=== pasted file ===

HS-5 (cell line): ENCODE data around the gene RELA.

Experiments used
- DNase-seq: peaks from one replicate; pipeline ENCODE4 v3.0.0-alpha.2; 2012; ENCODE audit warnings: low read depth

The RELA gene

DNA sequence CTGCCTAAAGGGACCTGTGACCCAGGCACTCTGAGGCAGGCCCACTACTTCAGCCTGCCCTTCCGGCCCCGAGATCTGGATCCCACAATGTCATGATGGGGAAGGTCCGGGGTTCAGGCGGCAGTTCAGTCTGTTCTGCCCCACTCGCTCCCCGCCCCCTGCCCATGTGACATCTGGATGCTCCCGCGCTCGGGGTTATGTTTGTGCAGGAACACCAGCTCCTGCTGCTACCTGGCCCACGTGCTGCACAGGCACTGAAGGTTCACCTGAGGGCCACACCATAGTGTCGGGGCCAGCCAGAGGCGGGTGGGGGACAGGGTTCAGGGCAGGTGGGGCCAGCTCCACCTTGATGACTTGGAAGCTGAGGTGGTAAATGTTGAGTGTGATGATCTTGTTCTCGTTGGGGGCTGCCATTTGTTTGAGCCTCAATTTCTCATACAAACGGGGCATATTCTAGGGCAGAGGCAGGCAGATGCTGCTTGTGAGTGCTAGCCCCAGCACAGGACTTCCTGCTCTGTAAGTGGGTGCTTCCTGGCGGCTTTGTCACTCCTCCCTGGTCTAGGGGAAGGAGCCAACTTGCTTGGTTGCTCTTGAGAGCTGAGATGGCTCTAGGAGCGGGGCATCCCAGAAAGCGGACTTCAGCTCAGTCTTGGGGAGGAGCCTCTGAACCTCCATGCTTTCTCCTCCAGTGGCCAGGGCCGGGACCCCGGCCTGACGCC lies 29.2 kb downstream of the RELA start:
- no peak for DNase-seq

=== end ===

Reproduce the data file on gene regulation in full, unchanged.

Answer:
HS-5 (cell line): ENCODE data around the gene RELA.

Experiments used
- DNase-seq: peaks from one replicate; pipeline ENCODE4 v3.0.0-alpha.2; 2012; ENCODE audit warnings: low read depth

The RELA gene

DNA sequence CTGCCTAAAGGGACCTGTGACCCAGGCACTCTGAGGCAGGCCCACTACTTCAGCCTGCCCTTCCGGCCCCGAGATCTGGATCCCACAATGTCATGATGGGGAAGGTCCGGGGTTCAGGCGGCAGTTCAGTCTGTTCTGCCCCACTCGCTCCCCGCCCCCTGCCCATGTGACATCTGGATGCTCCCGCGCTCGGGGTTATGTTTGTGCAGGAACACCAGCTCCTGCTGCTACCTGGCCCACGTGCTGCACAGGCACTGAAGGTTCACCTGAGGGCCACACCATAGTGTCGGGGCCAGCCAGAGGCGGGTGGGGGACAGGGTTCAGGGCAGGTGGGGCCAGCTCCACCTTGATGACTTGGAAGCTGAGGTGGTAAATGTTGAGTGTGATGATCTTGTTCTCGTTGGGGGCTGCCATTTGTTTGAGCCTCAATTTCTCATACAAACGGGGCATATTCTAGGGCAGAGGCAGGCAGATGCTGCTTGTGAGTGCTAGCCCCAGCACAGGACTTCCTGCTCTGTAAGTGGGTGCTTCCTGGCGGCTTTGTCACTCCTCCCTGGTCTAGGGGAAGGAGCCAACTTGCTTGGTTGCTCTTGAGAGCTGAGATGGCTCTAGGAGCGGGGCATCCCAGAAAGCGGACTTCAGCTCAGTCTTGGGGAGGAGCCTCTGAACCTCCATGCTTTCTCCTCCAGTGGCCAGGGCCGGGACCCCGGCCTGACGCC lies 29.2 kb downstream of the RELA start:
- no peak for DNase-seq